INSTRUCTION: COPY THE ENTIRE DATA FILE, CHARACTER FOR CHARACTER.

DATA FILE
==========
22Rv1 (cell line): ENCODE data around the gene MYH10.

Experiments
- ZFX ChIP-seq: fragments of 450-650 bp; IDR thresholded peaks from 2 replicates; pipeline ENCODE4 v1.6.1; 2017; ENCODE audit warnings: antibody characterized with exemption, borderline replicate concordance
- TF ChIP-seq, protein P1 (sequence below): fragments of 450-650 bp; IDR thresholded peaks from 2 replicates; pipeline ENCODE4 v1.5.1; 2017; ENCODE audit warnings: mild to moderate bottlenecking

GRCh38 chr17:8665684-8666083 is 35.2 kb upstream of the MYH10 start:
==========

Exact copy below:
22Rv1 (cell line): ENCODE data around the gene MYH10.

Experiments
- ZFX ChIP-seq: fragments of 450-650 bp; IDR thresholded peaks from 2 replicates; pipeline ENCODE4 v1.6.1; 2017; ENCODE audit warnings: antibody characterized with exemption, borderline replicate concordance
- TF ChIP-seq, protein P1 (sequence below): fragments of 450-650 bp; IDR thresholded peaks from 2 replicates; pipeline ENCODE4 v1.5.1; 2017; ENCODE audit warnings: mild to moderate bottlenecking

GRCh38 chr17:8665684-8666083 is 35.2 kb upstream of the MYH10 start: